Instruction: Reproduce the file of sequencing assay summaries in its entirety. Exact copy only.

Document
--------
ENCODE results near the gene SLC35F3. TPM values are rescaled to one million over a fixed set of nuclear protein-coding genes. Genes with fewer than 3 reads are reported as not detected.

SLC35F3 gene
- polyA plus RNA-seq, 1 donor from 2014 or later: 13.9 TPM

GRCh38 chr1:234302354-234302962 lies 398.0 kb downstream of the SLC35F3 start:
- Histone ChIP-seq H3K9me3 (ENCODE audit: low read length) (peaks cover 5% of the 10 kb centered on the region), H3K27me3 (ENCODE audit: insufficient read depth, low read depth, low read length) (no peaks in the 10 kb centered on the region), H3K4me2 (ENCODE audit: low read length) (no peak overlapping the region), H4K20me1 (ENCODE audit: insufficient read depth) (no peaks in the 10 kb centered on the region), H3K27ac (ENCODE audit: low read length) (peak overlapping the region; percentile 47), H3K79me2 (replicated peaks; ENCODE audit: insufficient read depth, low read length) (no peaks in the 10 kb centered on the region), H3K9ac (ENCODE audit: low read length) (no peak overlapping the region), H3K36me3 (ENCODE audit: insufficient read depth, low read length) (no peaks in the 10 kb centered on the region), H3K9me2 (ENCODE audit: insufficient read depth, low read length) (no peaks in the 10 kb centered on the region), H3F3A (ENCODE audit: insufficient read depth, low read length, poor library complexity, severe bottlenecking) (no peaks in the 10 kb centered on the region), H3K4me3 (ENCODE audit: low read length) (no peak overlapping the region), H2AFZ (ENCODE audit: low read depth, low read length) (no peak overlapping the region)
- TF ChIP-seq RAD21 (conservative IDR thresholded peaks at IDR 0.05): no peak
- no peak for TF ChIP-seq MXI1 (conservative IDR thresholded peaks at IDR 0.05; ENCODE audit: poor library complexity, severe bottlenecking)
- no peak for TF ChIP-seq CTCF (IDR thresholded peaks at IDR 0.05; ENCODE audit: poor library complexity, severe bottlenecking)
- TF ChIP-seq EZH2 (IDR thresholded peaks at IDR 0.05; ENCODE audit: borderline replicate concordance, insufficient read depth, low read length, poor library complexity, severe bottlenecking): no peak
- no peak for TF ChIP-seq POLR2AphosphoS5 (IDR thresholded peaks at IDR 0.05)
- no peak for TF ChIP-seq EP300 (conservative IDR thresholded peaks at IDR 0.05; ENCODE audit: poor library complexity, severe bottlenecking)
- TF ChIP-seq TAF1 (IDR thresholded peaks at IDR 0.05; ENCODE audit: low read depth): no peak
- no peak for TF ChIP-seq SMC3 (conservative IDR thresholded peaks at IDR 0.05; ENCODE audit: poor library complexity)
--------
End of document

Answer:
ENCODE results near the gene SLC35F3. TPM values are rescaled to one million over a fixed set of nuclear protein-coding genes. Genes with fewer than 3 reads are reported as not detected.

SLC35F3 gene
- polyA plus RNA-seq, 1 donor from 2014 or later: 13.9 TPM

GRCh38 chr1:234302354-234302962 lies 398.0 kb downstream of the SLC35F3 start:
- Histone ChIP-seq H3K9me3 (ENCODE audit: low read length) (peaks cover 5% of the 10 kb centered on the region), H3K27me3 (ENCODE audit: insufficient read depth, low read depth, low read length) (no peaks in the 10 kb centered on the region), H3K4me2 (ENCODE audit: low read length) (no peak overlapping the region), H4K20me1 (ENCODE audit: insufficient read depth) (no peaks in the 10 kb centered on the region), H3K27ac (ENCODE audit: low read length) (peak overlapping the region; percentile 47), H3K79me2 (replicated peaks; ENCODE audit: insufficient read depth, low read length) (no peaks in the 10 kb centered on the region), H3K9ac (ENCODE audit: low read length) (no peak overlapping the region), H3K36me3 (ENCODE audit: insufficient read depth, low read length) (no peaks in the 10 kb centered on the region), H3K9me2 (ENCODE audit: insufficient read depth, low read length) (no peaks in the 10 kb centered on the region), H3F3A (ENCODE audit: insufficient read depth, low read length, poor library complexity, severe bottlenecking) (no peaks in the 10 kb centered on the region), H3K4me3 (ENCODE audit: low read length) (no peak overlapping the region), H2AFZ (ENCODE audit: low read depth, low read length) (no peak overlapping the region)
- TF ChIP-seq RAD21 (conservative IDR thresholded peaks at IDR 0.05): no peak
- no peak for TF ChIP-seq MXI1 (conservative IDR thresholded peaks at IDR 0.05; ENCODE audit: poor library complexity, severe bottlenecking)
- no peak for TF ChIP-seq CTCF (IDR thresholded peaks at IDR 0.05; ENCODE audit: poor library complexity, severe bottlenecking)
- TF ChIP-seq EZH2 (IDR thresholded peaks at IDR 0.05; ENCODE audit: borderline replicate concordance, insufficient read depth, low read length, poor library complexity, severe bottlenecking): no peak
- no peak for TF ChIP-seq POLR2AphosphoS5 (IDR thresholded peaks at IDR 0.05)
- no peak for TF ChIP-seq EP300 (conservative IDR thresholded peaks at IDR 0.05; ENCODE audit: poor library complexity, severe bottlenecking)
- TF ChIP-seq TAF1 (IDR thresholded peaks at IDR 0.05; ENCODE audit: low read depth): no peak
- no peak for TF ChIP-seq SMC3 (conservative IDR thresholded peaks at IDR 0.05; ENCODE audit: poor library complexity)